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Sears files for bankruptcy

by Lynde Langdon
Posted 10/15/18, 03:21 pm

Once America’s retail giant, Sears filed for Chapter 11 bankruptcy protection Monday after 132 years in business. The company plans to close 142 of its 700-plus remaining stores and lay off thousands of workers. Founded as a watch store, Sears blossomed into the Amazon of the early 1900s as a mail-order business. “What Sears did was make big-city merchandise available to people in small towns,” economist and author Marc Levinson said. The retailer at one time sold everything from build-your-own-house kits to grave markers. But after the advent of Amazon—and Target and Walmart—Sears couldn’t keep up. In its bankruptcy filing, it listed assets of $1 billion to $10 billion and liabilities of $10 billion to $50 billion. Though it has a plan to restructure and stay afloat, most analysts didn’t have much hope for the future of the retailer. “In our view, too much rot has set in at Sears to make it [a] viable business,” Neil Saunders, managing director of GlobalData Retail, said in a note to investors.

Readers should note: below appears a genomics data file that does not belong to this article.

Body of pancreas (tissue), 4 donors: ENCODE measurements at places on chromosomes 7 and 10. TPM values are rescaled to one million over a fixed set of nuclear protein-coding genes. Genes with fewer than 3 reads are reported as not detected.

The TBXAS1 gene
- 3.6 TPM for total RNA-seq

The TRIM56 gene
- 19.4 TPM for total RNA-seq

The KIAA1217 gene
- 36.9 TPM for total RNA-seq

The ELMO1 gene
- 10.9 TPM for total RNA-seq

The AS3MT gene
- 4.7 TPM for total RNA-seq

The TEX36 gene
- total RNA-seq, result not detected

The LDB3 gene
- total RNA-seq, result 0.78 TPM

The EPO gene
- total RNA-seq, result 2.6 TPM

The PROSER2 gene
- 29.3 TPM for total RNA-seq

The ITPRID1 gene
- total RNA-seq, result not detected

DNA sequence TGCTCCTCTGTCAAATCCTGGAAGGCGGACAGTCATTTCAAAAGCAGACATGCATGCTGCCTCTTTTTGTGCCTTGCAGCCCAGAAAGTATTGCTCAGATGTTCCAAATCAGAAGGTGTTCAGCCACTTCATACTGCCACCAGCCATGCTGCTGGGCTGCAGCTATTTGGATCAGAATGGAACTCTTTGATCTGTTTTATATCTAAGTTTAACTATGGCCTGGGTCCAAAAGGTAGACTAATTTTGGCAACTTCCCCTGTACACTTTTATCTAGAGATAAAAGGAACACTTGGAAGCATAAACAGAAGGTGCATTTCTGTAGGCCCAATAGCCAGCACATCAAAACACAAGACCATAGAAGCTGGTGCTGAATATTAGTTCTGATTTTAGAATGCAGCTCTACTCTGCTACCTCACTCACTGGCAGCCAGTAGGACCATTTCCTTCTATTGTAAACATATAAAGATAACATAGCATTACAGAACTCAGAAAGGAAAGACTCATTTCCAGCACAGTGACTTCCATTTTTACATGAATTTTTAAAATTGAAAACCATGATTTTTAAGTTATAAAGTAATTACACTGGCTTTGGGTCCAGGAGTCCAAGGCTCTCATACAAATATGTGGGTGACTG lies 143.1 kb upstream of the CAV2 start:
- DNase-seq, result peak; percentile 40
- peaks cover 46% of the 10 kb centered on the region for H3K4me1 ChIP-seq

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Lynde Langdon

Lynde is a WORLD Digital’s managing editor and reports on popular and fine arts. She lives in Wichita, Kan., with her husband and two daughters. Follow Lynde on Twitter @lmlangdon.

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  • Allen Johnson
    Posted: Tue, 10/16/2018 04:11 pm

    Those of us who are older remember Sears & Roebuck catalogs, especially the Christmas toy catalogues we kids would thumb through for hours. I remember reading an article that said something to the effect that Montgomery Ward (a Sears rival) said in the late 1930's that it had its business methodology down pat and would never change how it did business. The only change was that it went out of business.
    My father-in-law bought almost everything he needed or wanted from Sears. He felt the products were good and the store would stand behind their merchandise.